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5 Tips for Effective Negotiation
Whether you’re discussing a salary or closing a million-dollar real estate transaction, negotiation is a core leadership competency that’s central to almost every aspect of business. However, most negotiators are not as effective as they could be.
According to Dr. Alison Fragale, even seasoned negotiators at the top ranks of their professions, such as corporate executives and CEOs, leave value on the table during a negotiation. Fragale is the Mary Farley Ames Lee Scholar and Associate Professor of Organizational Behavior at MBA@UNC, an innovative online MBA program offered by UNC Kenan-Flager Business School. She teaches courses on effective leadership and negotiation to graduate students and executives.
As Fragale explained, a distributive approach to negotiating focuses on individual gains and offers a win/lose scenario where one person gets what they want and the other loses. This approach is like slicing a pie and knowing that one person will get a bigger slice. An integrative approach, on the other hand, creates a win-win scenario where both parties get some of what they want and find solutions that actually grow the pie before slicing it. Here are Fragale’s negotiating tips for creating outcomes that benefit both parties.
For a win-win negotiation, both parties need to trust each other to share selective information about their preferences and priorities. “Revealing information creates feelings of vulnerability,” Fragale said. “Can I trust you? Will you use my disclosures against me?” Still, reciprocal information sharing will help both of you grow the pie and achieve results you want, whether that means an employment agreement with extra vacation days or a real estate contract without contingencies.
Understanding your counterpart’s underlying interests will help you create value for both sides. Their stated position may not reveal what they’re truly after, so dig deeper by listening to their point of view and asking “why” questions. “‘Why’ questions elicit important information pertaining to the other party’s interests,” Fragale said. If you are buying someone’s used computer, they may tell you they want to get the most money possible (and you naturally want to pay as little as possible). But in talking to them, you may discover that they prioritize a quick transaction over a high selling price because they need the money ASAP to cover the mortgage.
Create value for both sides.
A distributive negotiation might focus on price, but an integrative negotiation would incorporate other issues like the speed of the transaction, forms of payment and other non-monetary issues. In the example above, you could come to a mutually satisfying solution by agreeing to a lower purchase price if you pay in cash and pick up the computer that weekend. This is a win-win because both parties get some of what they want.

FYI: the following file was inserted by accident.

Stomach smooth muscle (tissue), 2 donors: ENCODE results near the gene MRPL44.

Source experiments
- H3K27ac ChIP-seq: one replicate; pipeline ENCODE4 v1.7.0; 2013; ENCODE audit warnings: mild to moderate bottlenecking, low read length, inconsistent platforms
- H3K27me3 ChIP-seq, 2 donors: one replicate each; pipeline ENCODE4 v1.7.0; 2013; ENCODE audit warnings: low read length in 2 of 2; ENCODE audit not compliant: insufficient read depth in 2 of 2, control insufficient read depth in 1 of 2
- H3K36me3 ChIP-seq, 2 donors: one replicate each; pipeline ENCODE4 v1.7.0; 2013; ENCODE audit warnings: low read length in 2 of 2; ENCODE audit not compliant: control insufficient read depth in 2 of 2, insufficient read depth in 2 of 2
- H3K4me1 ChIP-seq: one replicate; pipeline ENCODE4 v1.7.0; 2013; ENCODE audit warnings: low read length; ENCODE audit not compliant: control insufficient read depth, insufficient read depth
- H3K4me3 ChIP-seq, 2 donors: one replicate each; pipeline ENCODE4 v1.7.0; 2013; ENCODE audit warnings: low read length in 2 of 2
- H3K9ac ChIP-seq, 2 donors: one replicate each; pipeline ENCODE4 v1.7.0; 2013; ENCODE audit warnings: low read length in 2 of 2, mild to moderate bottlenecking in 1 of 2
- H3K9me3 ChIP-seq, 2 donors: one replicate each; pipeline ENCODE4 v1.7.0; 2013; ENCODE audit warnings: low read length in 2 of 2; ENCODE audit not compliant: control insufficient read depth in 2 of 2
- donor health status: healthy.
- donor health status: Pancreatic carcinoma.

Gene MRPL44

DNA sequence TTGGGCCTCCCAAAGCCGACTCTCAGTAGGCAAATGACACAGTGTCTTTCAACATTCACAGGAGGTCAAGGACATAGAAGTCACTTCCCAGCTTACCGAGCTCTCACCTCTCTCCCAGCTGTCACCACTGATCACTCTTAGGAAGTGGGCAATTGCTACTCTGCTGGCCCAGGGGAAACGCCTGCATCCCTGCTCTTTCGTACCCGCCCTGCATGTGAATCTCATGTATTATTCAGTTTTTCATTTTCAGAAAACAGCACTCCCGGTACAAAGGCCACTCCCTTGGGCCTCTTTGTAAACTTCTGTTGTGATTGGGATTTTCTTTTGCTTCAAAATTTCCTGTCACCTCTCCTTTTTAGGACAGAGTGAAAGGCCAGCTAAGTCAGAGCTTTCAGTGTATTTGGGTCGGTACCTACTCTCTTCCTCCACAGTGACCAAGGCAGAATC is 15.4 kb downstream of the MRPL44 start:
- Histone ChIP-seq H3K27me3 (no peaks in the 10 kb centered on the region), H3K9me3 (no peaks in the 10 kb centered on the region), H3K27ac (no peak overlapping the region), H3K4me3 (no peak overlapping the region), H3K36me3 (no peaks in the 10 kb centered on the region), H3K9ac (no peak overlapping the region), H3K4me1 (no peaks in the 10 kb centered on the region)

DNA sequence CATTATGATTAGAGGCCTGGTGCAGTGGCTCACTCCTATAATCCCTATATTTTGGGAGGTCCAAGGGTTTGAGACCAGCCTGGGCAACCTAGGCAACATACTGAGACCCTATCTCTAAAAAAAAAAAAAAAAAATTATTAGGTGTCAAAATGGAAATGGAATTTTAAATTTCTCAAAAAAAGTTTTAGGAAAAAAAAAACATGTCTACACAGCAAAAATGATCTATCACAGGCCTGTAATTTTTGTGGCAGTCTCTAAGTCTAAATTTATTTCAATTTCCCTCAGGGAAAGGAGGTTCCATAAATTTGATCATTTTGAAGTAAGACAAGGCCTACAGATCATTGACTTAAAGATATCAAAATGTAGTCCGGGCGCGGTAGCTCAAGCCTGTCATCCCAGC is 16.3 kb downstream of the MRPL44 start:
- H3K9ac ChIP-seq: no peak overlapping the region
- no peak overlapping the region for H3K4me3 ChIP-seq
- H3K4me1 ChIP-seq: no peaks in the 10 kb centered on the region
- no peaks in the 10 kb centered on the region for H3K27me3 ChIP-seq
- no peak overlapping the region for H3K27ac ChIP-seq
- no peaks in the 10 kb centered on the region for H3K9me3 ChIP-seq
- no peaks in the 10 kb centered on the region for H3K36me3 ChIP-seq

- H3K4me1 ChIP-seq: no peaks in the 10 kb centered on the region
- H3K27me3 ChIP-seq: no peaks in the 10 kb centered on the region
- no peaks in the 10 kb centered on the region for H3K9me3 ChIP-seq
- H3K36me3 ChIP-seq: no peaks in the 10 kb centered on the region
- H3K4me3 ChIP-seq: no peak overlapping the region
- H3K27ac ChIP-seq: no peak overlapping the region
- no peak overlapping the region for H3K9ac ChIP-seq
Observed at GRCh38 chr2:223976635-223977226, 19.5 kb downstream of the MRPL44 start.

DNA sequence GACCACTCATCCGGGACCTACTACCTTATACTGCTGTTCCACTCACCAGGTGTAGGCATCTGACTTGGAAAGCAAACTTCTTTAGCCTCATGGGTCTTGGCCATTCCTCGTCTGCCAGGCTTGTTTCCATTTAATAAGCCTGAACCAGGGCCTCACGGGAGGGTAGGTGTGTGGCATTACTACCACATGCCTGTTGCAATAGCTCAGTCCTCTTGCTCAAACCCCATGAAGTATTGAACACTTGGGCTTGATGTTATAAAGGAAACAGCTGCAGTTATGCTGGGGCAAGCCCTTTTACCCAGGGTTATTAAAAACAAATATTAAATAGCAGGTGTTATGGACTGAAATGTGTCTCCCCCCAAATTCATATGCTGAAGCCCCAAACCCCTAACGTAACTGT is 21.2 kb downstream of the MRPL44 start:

Offer package deals.
Rather than making a single-issue offer and letting your counterpart take it or leave it, give him or her a package deal that incorporates multiple offers of equivalent value to you at the same time. Maybe instead of lowering the price, they could offer to throw in some software you want and keep the price the same. You get more value for the same amount of money, and they get the money they need. “This illusion of choice signals your willingness to compromise,” Fragale said. “It’s also a way to extract preferences from negotiators who won’t share information.”
Make the first offer.
Putting the first offer on the table is advantageous to you because it has an “anchoring” effect, setting expectations for the rest of the negotiation. However, if your first offer skews too far in your favor, your counterpart may be offended and walk away. If it’s too reasonable, you may wind up leaving money on the table. That’s why it’s so important to listen to the other party’s priorities and tailor your offer based on that information. Fragale also suggests making a precise offer instead of using nice round numbers (for instance, $5,012 or $4,988 rather than $5,000). “Precise numbers prime us to think about nickels and dimes rather than dollars,” Fragale said. “Precise numbers may also signal that the asker puts more thought into the offer and is closer to his or her bottom line.”
Effective negotiation skills are necessary for collaboration and serve as an asset to any organization. Successful negotiators know how to listen to their counterpart and suggest creative solutions where both parties leave the negotiation table happy.
Alison R. Fragale has taught or consulted on leadership and negotiation for executives in numerous organizations, including ExxonMobil, Bayer CropScience, Eastman, the National Multi-Housing Council, AvalonBay, Post Properties, the U.S. Air Force and U.S. Navy. Her research has appeared in the Academy of Management Review, Journal of Applied Psychology, Journal of Personality and Social Psychology, Organizational Behavior and Human Decision Processes and Personality and Social Psychology Bulletin. Dr. Fragale worked as a management consultant for McKinsey & Company, Inc. She received her Ph.D. in organizational behavior from the Stanford University Graduate School of Business and her B.A. in mathematics and economics from Dartmouth.